GSB: Your cultural Korean background is a strong influence you have talked about in the past. How has it shaped your work in general?
HRK: I spent my childhood and adolescence in South Korea, a beautiful and visually saturated country. It is colorful, playful and somewhat whimsical. There is the mixture of modern and ancient. We can see old temples located amongst latest architecture. It is a blend of traditional and modern culture. South Korea is a wheel of diversity. I never studied art when I was in South Korea. I started art when I was not young. Actually, I begin to touch art after I came to Canada when my brain was not soft enough to absorb everything. Therefore, what I’ve seen and remember, especially everyday objects, have become the elements of my art. I usually end up creating what I dream of and finding the beauty and feeling of the sublime by using ordinary materials.
GSB: Can you describe how your work explores the notion of playful imagery vis-à-vis maturing adults?
HRK: We often consider children as having no concept of the self; but actually, they have. They just do not have ability to articulate it as much as the adult does. For me, the gap between children and adult is very small. The child is charmed by images and immediately reacts to it whereas the adult is conscious of the gaze. I approach art making like an unselfconscious child and execute it as realistically as possible.
I utilize my childlike passion through the spirit of playfulness of soft seduction.
I usually allow the materials to grow naturally to their fullest potential. I rarely pre-plan or set the end result. My artwork is consistently changing. For the children audience, my installation becomes a familiar imaginative place to enter. For adult viewers, my work hopefully provides an unexplainable feeling of longing stemming from our flat social structure contrasting our present-day realities. I believe that the desire for cuddling and longing still resides in us as adults.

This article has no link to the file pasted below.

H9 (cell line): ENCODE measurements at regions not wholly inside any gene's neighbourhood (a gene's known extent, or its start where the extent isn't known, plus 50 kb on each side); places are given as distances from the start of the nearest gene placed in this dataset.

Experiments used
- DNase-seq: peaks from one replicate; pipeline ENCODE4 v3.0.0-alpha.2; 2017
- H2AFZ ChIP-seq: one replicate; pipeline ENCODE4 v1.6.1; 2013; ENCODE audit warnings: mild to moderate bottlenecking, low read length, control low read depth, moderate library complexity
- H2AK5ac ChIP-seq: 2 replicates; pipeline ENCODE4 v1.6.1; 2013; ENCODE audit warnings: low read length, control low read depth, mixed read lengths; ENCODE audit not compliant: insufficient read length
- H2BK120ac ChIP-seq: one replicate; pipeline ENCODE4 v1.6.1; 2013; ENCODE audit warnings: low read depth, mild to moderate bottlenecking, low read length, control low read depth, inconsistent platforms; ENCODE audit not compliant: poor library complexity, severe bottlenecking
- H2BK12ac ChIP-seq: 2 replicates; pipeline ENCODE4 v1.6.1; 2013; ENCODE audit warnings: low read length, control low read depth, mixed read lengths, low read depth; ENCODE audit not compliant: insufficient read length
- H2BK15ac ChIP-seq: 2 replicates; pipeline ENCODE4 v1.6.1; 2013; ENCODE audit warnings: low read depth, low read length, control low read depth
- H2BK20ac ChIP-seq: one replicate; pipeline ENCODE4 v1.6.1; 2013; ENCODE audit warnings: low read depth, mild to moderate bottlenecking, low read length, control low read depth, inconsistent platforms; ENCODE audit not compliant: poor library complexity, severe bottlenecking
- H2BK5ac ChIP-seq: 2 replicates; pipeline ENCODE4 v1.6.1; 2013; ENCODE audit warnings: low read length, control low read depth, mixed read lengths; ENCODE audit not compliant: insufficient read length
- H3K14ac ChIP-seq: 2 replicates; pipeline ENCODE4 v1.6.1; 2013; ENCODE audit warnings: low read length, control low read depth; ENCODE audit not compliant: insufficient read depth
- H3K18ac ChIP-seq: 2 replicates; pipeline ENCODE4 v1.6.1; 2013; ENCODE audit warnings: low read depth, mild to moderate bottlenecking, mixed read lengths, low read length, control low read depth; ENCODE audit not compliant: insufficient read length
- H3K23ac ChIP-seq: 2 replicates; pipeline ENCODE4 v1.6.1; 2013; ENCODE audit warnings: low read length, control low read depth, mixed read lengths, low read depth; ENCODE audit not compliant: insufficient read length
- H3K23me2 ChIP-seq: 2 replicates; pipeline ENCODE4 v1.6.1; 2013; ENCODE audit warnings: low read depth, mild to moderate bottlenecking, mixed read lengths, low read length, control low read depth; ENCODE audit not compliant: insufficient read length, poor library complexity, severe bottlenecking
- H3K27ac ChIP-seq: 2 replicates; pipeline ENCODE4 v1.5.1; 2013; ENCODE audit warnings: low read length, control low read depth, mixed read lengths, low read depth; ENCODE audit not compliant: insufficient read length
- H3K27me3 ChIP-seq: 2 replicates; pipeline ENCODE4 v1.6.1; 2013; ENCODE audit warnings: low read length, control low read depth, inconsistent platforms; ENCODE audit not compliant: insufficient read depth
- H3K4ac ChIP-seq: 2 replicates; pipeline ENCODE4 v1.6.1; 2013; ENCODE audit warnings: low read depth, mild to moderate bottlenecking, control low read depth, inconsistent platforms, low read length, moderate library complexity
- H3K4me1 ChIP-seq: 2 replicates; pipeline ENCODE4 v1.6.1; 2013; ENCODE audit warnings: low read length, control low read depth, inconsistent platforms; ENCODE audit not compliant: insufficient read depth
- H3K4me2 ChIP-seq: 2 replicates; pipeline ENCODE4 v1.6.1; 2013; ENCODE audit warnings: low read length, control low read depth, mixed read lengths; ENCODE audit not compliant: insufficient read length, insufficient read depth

GSB: The worlds you create are steeped in dreamlike landscapes of plastics and artificiality rather than natural habitats. Where do your ideas come from in this regard?
I like the idea that the impact of mass consumer cultures actually blurs the distinction between high and low. I think I am more comfortable within artificial landscapes. Despite our increasingly urban societies and fading natural and organic environments, I actually think the notion of artificiality should not be something to be antagonized. It has become a part of us.
Embracing and celebrating our vulgar reality and transforming it into an art form is my passion.
For the Vomiting exhibition, I collected all cheap synthetic and plastic materials and used them to elevate my art by applying them. It also helps the environment. The erasure of a gap between the natural and artificial becomes a dominant concern in the project.
GSB: Do themes of utopia, dystopia and futuristic landscapes play a role in your process of creation?
HRK: I will say that both utopia and dystopia simultaneously activate the progress of my art. I am thrilled when I juxtapose various concepts and blend the contrasts of time, feelings and textures by utilizing diverse materials. I purposely overlap and mix the contrast components such as soft vs hard materials, old vs. new and high vs low in the notion of art through the overwhelming visual senses. At first glance, my work can appear as a child-like happy-land, but it is inherently a creepy place because of the bizarre combination of components of nature such as animals, plants, and cute objects that I intentionally cover by man-made materials.
GSB: What will you be exploring next as far as material and concept?
I am considering collaborating with other artists to develop digital art installation. Also, I will still volley and hover between natural, organic and the man-made materials.
Part of Festival Accès Asie: https://accesasie.com/?lang=en